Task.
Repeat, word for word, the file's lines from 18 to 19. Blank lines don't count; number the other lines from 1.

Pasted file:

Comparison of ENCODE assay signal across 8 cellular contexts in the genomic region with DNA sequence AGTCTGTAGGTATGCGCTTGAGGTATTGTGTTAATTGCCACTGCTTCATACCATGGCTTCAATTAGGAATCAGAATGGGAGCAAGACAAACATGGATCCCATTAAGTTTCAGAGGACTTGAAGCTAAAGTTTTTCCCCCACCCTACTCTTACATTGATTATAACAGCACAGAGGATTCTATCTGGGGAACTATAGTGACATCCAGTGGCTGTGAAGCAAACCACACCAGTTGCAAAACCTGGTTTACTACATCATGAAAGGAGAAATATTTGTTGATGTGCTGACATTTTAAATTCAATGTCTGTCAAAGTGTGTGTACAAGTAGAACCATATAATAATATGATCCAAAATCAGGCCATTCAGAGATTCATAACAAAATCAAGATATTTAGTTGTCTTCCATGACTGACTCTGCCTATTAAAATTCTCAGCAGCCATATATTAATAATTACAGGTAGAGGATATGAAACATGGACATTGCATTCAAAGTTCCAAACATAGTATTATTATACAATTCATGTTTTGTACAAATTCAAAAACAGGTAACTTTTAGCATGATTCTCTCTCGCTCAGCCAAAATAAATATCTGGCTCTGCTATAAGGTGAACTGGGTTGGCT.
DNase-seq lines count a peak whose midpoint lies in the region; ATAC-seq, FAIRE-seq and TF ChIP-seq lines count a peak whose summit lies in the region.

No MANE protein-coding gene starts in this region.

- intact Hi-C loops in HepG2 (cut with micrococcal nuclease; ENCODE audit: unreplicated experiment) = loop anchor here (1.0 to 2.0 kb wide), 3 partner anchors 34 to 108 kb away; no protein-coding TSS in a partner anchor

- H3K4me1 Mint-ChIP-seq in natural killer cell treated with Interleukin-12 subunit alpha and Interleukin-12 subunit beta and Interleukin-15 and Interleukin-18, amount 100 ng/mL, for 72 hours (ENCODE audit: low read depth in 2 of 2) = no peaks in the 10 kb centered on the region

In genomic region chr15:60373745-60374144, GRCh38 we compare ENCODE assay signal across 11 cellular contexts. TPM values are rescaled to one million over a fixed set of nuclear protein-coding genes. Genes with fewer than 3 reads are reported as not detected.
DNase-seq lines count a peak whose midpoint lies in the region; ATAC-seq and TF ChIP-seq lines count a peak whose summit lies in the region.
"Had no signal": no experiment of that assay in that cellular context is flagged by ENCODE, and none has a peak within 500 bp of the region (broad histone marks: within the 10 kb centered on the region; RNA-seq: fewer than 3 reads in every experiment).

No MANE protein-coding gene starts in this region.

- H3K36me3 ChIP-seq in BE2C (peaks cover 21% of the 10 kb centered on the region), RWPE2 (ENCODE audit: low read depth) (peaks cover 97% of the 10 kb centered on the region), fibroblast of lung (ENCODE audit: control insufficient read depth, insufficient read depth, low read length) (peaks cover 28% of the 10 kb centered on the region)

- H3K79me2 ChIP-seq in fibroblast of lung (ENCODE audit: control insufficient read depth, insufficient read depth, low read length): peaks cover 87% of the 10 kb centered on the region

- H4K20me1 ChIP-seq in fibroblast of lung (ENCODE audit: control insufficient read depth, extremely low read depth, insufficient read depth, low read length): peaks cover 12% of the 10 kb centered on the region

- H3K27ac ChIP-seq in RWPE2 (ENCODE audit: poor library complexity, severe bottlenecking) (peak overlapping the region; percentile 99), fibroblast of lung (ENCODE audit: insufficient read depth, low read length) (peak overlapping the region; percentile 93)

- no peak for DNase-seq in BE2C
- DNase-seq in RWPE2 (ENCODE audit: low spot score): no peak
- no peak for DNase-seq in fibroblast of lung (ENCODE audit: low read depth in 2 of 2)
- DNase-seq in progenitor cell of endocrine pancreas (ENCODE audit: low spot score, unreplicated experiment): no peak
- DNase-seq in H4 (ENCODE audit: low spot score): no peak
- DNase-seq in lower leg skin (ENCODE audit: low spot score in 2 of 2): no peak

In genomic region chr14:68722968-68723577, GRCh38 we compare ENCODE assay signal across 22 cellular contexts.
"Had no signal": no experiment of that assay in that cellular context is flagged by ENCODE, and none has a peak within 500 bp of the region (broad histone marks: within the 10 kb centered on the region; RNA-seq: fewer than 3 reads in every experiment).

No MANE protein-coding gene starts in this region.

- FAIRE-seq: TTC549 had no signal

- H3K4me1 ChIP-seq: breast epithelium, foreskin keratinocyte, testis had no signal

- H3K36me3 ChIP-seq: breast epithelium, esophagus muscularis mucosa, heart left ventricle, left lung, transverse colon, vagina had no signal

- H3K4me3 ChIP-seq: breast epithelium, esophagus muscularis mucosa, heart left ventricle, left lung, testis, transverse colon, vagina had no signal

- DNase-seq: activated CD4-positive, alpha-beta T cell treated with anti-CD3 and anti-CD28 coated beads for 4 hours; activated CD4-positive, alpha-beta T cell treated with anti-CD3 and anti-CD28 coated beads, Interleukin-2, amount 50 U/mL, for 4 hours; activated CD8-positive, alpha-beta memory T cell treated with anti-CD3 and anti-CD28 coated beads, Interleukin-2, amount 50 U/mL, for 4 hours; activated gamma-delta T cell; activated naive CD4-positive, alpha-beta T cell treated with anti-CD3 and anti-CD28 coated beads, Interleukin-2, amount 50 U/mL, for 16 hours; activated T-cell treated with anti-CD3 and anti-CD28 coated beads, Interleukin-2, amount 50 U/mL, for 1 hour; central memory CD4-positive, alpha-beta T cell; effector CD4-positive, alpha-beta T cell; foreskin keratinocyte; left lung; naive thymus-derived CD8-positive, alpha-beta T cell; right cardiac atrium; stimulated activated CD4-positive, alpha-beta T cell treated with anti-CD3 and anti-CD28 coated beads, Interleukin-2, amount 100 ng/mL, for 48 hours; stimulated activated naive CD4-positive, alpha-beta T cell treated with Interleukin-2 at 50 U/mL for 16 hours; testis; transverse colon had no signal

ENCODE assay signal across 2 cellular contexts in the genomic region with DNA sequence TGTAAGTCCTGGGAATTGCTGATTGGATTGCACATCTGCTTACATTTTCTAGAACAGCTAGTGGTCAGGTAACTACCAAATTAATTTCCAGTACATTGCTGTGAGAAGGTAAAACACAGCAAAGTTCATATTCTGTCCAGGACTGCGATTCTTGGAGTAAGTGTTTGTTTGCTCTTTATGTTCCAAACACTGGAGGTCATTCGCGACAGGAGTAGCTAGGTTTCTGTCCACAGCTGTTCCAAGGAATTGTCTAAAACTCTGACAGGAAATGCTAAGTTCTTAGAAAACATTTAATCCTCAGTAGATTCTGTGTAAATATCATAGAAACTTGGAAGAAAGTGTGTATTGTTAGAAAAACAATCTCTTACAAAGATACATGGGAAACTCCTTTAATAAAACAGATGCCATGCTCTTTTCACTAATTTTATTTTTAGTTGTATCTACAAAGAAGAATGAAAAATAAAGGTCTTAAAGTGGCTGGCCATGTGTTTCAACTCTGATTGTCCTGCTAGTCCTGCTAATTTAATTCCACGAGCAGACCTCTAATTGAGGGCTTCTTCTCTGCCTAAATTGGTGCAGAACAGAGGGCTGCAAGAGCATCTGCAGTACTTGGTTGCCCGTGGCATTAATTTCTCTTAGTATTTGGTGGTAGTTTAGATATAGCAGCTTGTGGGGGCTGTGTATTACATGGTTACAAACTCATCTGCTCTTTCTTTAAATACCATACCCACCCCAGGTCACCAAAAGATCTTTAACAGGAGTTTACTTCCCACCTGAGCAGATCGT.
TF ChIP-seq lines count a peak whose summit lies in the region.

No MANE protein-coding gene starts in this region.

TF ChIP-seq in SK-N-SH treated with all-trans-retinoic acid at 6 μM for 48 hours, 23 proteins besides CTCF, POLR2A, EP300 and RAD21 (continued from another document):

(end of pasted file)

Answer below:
- DNase-seq in H4 (ENCODE audit: low spot score): no peak
- DNase-seq in lower leg skin (ENCODE audit: low spot score in 2 of 2): no peak